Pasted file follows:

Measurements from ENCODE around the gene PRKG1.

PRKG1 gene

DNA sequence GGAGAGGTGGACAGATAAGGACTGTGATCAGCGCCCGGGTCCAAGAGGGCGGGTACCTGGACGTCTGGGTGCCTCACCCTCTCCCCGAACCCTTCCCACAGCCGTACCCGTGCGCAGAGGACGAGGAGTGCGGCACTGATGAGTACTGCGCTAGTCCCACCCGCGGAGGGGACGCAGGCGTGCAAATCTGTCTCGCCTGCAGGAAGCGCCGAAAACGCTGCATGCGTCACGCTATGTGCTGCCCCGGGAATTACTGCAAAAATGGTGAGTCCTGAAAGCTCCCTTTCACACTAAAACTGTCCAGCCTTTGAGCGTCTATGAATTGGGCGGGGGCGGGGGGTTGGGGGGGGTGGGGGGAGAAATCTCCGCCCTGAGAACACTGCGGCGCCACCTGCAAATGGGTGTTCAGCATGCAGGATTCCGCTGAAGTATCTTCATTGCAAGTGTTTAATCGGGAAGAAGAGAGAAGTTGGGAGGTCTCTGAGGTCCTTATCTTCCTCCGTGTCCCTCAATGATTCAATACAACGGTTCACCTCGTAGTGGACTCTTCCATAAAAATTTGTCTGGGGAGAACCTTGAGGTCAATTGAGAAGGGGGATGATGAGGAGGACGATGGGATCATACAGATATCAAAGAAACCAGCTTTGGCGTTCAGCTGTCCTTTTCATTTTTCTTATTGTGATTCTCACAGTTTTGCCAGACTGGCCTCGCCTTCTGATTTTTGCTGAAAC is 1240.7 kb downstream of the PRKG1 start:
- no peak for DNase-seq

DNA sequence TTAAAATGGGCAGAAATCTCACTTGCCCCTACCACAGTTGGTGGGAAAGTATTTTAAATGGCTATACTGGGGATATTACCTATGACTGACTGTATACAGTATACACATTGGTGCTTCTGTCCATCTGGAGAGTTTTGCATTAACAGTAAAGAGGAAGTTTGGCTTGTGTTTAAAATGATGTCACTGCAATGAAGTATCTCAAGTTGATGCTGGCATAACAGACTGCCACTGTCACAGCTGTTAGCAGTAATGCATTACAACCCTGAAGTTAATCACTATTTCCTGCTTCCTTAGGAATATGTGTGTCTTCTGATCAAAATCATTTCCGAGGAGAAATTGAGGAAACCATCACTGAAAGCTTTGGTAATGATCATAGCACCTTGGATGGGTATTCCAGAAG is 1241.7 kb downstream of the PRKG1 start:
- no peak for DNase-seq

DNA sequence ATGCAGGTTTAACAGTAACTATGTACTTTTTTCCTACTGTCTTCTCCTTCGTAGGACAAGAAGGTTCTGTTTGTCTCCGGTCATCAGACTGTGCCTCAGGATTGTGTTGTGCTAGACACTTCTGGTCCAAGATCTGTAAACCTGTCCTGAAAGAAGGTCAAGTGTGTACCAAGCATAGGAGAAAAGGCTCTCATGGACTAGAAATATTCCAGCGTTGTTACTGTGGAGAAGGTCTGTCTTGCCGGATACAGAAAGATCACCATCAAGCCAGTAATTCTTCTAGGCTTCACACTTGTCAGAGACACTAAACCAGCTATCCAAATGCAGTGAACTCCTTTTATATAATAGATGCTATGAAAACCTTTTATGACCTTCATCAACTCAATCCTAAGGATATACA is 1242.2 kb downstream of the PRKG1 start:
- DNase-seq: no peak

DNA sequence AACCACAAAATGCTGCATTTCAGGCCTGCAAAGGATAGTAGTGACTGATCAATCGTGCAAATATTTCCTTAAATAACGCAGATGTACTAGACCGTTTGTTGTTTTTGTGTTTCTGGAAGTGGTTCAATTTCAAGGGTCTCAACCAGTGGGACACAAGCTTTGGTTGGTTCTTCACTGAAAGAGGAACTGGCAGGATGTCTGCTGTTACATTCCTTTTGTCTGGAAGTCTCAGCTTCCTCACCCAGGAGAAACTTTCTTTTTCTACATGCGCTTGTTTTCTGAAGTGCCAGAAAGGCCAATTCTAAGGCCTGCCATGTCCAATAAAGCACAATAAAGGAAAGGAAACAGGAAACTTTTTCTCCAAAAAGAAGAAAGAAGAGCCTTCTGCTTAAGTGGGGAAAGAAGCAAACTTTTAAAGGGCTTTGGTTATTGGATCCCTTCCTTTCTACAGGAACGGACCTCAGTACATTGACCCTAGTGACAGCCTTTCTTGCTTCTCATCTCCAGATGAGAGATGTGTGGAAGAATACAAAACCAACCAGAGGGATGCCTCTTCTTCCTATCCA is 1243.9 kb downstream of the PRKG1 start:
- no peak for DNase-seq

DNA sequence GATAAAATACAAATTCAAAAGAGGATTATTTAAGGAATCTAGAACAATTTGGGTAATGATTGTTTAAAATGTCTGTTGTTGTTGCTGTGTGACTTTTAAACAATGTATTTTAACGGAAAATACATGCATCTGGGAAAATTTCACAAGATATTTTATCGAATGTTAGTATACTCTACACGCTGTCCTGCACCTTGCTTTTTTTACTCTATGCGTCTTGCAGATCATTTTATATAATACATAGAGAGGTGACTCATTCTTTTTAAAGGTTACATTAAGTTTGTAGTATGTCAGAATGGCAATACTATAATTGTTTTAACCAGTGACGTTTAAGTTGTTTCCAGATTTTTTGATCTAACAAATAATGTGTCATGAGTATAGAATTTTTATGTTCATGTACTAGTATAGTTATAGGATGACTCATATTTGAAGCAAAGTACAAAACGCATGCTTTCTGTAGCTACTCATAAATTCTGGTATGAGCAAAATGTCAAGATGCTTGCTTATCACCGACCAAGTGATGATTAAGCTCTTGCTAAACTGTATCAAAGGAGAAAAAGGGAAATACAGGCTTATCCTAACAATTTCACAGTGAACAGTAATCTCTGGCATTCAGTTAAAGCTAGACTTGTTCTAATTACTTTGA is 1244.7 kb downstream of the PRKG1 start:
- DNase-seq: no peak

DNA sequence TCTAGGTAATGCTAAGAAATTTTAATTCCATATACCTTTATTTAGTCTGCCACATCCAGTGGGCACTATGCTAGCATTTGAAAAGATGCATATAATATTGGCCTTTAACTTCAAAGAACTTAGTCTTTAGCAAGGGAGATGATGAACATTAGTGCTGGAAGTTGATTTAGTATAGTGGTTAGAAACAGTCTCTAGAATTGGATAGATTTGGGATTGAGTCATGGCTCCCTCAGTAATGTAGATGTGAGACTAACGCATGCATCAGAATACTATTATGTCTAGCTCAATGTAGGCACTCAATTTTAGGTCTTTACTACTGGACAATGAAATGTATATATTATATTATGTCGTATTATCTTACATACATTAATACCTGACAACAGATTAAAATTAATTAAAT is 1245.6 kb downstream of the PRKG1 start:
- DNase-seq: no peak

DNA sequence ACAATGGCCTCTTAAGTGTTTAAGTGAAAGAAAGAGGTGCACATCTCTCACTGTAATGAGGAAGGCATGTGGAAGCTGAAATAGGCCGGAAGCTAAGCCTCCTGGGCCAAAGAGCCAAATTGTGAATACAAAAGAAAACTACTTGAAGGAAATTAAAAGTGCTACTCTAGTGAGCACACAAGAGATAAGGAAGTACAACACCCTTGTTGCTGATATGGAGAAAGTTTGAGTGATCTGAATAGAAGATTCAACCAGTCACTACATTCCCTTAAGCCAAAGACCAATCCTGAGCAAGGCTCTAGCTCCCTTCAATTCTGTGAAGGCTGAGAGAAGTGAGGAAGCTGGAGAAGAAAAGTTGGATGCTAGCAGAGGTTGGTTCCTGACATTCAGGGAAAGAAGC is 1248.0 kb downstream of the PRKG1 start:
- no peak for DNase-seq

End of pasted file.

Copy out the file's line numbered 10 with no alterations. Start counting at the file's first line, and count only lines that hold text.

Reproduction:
- no peak for DNase-seq